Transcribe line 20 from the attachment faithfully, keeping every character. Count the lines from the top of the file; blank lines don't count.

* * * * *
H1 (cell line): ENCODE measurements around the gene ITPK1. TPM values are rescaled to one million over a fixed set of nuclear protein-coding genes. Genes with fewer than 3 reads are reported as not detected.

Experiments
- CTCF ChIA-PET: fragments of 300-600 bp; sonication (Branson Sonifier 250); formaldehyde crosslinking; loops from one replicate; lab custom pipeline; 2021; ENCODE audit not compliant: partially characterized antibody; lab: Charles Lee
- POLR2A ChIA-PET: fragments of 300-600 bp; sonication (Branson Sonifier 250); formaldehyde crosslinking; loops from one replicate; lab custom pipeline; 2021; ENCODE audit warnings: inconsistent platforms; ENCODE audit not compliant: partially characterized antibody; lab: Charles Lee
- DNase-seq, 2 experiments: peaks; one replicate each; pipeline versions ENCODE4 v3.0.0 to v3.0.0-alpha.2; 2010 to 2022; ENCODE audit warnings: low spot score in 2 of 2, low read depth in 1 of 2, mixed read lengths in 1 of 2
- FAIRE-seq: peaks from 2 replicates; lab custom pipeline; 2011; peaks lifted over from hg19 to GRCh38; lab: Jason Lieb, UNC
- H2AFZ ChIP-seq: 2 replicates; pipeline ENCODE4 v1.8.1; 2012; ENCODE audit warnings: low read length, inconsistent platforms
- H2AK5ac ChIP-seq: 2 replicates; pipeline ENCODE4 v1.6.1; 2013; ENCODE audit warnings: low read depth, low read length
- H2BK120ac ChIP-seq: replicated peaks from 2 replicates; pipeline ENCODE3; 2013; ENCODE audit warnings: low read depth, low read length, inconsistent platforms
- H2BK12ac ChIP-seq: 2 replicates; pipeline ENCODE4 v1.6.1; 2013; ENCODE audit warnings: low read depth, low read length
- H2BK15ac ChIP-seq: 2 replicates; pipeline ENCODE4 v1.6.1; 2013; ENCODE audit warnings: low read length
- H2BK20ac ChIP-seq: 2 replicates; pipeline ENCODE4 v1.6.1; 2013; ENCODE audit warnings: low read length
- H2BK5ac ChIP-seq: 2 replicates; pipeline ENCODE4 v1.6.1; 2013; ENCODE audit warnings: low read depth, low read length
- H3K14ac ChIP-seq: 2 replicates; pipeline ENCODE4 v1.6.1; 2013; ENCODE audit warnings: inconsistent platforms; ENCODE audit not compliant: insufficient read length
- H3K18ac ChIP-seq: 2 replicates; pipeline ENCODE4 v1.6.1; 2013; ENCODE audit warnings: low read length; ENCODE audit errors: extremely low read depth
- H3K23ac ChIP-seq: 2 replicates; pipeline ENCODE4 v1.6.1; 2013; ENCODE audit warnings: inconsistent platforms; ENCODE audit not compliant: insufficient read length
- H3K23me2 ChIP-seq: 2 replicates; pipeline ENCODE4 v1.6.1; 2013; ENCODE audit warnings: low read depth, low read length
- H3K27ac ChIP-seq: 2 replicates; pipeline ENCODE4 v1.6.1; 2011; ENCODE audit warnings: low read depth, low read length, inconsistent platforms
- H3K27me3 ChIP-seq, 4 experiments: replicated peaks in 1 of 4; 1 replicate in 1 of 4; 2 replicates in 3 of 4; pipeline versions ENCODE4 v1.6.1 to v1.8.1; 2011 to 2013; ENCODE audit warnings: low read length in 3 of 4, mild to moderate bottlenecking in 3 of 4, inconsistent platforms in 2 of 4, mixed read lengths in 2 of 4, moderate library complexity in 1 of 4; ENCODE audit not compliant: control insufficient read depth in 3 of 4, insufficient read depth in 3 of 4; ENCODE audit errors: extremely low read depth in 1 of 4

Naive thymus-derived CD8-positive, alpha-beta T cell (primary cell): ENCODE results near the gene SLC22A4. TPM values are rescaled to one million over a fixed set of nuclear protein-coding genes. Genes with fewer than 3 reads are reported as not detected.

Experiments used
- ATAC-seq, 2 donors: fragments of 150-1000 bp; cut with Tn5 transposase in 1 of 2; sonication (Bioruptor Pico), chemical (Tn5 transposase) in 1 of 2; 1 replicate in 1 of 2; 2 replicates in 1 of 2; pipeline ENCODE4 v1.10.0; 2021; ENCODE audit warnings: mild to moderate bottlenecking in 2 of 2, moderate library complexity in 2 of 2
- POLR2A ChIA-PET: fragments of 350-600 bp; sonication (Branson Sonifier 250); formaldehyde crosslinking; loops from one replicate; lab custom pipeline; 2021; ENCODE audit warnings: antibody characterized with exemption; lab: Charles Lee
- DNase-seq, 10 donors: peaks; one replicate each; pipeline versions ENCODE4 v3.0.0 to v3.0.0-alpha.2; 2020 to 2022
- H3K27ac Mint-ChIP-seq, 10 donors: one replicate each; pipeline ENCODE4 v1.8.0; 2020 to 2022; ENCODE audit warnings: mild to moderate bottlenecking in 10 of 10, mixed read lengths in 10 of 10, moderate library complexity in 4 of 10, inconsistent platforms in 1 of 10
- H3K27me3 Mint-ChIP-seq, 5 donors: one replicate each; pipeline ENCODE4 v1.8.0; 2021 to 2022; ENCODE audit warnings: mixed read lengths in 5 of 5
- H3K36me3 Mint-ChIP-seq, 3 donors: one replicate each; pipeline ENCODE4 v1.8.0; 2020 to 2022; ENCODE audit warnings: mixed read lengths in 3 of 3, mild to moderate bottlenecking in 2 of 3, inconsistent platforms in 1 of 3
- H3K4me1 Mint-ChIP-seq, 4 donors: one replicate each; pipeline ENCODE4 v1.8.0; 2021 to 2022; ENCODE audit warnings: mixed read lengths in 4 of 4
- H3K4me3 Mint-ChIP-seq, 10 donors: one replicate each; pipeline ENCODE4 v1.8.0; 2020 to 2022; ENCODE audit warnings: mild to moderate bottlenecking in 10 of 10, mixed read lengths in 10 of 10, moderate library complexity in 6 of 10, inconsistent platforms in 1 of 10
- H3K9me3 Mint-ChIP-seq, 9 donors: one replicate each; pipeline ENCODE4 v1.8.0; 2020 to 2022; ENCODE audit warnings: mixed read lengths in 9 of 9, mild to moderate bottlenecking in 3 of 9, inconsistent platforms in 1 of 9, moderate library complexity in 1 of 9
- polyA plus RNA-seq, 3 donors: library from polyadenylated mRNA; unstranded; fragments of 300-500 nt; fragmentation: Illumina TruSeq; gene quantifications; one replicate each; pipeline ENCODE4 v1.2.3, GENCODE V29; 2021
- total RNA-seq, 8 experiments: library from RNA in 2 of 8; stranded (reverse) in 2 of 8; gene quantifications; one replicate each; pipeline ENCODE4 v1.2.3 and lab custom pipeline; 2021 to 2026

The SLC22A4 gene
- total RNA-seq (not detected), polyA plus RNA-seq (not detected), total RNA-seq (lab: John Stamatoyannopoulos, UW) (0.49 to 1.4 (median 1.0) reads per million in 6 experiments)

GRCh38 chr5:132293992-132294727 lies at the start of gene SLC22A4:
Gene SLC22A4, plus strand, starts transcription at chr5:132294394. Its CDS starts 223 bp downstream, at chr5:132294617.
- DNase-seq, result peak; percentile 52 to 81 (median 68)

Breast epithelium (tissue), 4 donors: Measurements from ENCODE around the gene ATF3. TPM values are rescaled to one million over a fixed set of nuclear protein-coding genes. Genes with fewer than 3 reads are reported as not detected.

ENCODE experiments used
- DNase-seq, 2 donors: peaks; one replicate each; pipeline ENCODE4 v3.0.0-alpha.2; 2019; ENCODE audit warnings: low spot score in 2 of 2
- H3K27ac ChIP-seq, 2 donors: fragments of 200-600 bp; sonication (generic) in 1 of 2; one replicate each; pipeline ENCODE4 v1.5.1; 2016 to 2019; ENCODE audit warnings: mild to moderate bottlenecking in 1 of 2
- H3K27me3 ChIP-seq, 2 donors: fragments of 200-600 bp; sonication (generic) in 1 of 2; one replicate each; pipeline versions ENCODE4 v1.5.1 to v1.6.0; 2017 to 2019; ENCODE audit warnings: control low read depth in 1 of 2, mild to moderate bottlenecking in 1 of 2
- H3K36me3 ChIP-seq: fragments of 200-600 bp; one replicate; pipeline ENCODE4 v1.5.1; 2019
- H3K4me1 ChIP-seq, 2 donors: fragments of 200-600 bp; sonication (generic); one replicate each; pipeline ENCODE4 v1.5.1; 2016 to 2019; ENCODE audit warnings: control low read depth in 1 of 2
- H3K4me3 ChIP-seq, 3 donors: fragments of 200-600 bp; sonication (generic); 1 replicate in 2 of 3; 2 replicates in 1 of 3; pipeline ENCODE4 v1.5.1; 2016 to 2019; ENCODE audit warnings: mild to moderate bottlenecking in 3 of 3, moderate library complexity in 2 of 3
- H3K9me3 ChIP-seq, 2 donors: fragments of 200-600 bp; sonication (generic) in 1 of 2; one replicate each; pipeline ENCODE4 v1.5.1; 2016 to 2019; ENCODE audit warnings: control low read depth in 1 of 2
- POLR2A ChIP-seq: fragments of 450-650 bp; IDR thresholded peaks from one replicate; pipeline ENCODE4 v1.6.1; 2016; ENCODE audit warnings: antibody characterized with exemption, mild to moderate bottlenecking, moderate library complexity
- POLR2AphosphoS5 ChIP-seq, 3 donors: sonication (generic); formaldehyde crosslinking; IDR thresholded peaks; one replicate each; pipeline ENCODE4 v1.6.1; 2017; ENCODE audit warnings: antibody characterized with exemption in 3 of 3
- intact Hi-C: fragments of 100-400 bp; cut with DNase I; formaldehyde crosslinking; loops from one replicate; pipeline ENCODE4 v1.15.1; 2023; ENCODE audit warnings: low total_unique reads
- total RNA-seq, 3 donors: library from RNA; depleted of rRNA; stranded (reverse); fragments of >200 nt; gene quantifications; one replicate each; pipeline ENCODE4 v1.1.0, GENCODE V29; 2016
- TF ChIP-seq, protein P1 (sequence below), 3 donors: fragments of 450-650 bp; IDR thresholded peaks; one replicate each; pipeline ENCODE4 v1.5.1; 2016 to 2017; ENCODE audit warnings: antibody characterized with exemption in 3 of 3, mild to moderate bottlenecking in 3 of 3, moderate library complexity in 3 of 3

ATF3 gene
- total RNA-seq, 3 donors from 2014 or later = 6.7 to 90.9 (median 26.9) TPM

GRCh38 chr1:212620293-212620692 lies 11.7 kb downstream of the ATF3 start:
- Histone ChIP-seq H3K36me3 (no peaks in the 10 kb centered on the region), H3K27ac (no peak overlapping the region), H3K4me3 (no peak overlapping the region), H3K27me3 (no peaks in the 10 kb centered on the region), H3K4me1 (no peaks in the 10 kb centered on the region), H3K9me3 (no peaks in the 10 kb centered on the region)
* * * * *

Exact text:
Naive thymus-derived CD8-positive, alpha-beta T cell (primary cell): ENCODE results near the gene SLC22A4. TPM values are rescaled to one million over a fixed set of nuclear protein-coding genes. Genes with fewer than 3 reads are reported as not detected.